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Atrium mural heads for Columbine

N. Carolina artist packs up 200 pounds of canvas forest for long journey to Denver

By Holly Kurtz
Denver Rocky Mountain News Staff Writer


Imagine painting a coherent picture on a jigsaw puzzle, piece by piece.

Now imagine many of the pieces longer and wider than a person is tall.

That's exactly how North Carolina artist Virginia Wright-Frierson crafted the ceiling mural that will hang in Columbine High's new atrium when school reopens this fall.

Panel by panel. Piece by piece.

The work, more than 200 pounds, should be en route to Colorado as of today. It's so large it can only be viewed in full when laid out on a gymnasium floor. But eventually it will transform the space where the school's library once sat into an enchanted forest.

"I just wanted to do something to make it a beautiful space, transform it into a place where kids would want to go," Wright-Frierson said Monday.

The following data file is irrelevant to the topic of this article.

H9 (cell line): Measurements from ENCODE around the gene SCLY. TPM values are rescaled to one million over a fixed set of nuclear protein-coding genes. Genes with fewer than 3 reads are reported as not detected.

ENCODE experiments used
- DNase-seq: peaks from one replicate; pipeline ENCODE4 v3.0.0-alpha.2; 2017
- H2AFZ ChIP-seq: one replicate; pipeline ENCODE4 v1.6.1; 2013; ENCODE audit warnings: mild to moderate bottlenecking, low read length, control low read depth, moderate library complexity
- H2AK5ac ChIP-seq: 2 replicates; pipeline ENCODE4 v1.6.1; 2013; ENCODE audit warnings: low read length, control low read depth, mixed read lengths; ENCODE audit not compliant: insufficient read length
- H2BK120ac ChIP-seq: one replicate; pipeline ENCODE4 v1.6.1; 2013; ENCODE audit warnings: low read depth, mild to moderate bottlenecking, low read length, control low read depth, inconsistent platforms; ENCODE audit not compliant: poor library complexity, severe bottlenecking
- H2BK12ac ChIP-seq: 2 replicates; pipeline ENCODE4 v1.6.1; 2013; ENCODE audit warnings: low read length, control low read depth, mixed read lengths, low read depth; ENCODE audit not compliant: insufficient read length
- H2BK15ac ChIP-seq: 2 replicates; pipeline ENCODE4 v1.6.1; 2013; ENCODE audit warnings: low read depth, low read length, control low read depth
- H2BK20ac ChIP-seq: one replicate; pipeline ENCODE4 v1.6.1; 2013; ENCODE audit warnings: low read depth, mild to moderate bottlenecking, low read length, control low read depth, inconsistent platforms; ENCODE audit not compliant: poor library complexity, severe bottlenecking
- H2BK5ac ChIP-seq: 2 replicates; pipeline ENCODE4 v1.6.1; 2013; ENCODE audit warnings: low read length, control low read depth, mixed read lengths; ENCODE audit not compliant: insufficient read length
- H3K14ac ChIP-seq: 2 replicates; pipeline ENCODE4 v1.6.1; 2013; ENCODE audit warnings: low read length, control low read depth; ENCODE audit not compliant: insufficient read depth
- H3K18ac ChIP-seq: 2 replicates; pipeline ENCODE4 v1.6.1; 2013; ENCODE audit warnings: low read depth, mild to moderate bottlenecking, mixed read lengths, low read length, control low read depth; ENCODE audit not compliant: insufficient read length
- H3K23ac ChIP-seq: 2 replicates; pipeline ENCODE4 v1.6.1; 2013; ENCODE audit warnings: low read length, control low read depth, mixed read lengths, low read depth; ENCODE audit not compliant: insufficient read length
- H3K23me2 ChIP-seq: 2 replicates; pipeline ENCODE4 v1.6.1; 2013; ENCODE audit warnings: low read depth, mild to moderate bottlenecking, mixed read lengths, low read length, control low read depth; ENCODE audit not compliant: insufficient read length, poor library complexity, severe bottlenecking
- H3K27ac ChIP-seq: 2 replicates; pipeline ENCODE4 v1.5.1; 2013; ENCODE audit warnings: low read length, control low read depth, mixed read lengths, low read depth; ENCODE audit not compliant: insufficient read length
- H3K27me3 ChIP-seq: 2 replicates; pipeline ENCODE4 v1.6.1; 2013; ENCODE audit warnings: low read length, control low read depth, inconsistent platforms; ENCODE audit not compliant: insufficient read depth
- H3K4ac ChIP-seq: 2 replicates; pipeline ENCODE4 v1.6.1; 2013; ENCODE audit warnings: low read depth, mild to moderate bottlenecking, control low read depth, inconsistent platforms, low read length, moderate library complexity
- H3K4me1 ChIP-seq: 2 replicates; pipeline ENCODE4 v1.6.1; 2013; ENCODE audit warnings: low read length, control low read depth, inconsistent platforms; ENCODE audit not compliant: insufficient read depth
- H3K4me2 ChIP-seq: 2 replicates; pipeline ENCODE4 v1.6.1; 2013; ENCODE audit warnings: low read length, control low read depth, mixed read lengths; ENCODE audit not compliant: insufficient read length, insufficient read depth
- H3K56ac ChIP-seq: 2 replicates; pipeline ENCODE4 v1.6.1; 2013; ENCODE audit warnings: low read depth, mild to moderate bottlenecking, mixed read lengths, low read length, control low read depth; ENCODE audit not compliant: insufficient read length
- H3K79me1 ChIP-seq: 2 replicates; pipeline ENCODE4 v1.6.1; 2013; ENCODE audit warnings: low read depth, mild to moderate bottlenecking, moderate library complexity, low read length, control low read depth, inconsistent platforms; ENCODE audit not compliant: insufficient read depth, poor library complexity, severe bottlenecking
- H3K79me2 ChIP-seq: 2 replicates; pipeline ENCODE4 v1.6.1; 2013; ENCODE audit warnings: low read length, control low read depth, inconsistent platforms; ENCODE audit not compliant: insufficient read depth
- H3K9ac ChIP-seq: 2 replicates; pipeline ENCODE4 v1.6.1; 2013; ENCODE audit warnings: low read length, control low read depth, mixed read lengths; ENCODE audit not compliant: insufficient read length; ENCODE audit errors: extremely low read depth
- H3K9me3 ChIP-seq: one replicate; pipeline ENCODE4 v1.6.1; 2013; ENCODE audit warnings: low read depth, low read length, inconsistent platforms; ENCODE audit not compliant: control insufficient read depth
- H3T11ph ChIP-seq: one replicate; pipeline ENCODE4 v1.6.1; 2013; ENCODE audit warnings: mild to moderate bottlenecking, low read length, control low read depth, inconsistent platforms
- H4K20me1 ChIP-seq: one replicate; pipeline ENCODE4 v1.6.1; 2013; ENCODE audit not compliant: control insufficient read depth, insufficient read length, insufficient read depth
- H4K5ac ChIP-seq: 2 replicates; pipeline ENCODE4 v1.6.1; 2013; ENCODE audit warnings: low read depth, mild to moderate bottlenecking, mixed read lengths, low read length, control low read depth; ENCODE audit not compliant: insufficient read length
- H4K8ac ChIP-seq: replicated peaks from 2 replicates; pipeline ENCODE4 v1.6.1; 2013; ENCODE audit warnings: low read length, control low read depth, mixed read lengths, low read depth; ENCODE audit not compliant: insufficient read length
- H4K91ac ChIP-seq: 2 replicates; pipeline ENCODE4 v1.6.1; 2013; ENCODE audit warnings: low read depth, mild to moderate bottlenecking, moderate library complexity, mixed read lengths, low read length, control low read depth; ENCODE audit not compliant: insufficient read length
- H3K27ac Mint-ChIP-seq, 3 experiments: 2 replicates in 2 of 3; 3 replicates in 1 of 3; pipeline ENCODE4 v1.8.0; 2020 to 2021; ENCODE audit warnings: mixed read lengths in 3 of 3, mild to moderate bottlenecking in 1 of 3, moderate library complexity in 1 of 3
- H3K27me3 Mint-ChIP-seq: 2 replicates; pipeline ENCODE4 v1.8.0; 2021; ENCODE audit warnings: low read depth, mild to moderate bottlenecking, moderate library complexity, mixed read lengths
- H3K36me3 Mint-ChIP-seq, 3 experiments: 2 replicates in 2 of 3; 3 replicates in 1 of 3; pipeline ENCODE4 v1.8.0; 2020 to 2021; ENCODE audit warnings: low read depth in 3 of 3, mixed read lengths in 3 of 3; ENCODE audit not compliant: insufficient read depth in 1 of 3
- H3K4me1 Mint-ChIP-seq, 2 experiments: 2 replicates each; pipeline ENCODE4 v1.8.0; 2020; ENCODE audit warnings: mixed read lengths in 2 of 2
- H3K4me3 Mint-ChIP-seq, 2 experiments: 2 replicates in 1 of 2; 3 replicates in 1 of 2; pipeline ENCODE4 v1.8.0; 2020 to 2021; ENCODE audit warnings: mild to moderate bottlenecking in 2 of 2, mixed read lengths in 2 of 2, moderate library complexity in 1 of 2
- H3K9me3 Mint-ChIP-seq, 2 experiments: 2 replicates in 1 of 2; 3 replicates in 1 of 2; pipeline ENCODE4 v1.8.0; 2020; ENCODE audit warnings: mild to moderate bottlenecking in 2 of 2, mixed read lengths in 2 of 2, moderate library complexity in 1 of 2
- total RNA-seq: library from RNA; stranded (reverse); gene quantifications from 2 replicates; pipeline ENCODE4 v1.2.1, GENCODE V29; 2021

She was moved to do the work free after her cousin, a teacher at the school, escaped the April 20, 1999, shootings. Wright-Frierson started work June 1, as soon as she got the go-ahead from HOPE, the group that raised some $3 million to build a new library and replace the old one with an atrium.

With help from her family, she sandwiched each panel in glassine, a tough packing material. Then she rolled the pieces over five cardboard tubes of the type used to mould cement pilings. After that, she bundled the tubes in layers of plastic and bubble wrap.

An art shipping company is to pick up the mural today; it is to arrive in Colorado on Aug. 2. Wright-Frierson plans to arrive, family in tow, on Aug. 4, and stay until Aug. 12 to assemble the artwork on sheet-rock panels.

She keeps waking up at night worrying the pieces won't match.

After all it's one thing to work a jigsaw puzzle that's already painted. It's quite another to paint the pattern when the pieces are scattered across your studio floor.

Contact Holly Kurtz at (303) 892-5082 or

July 25, 2000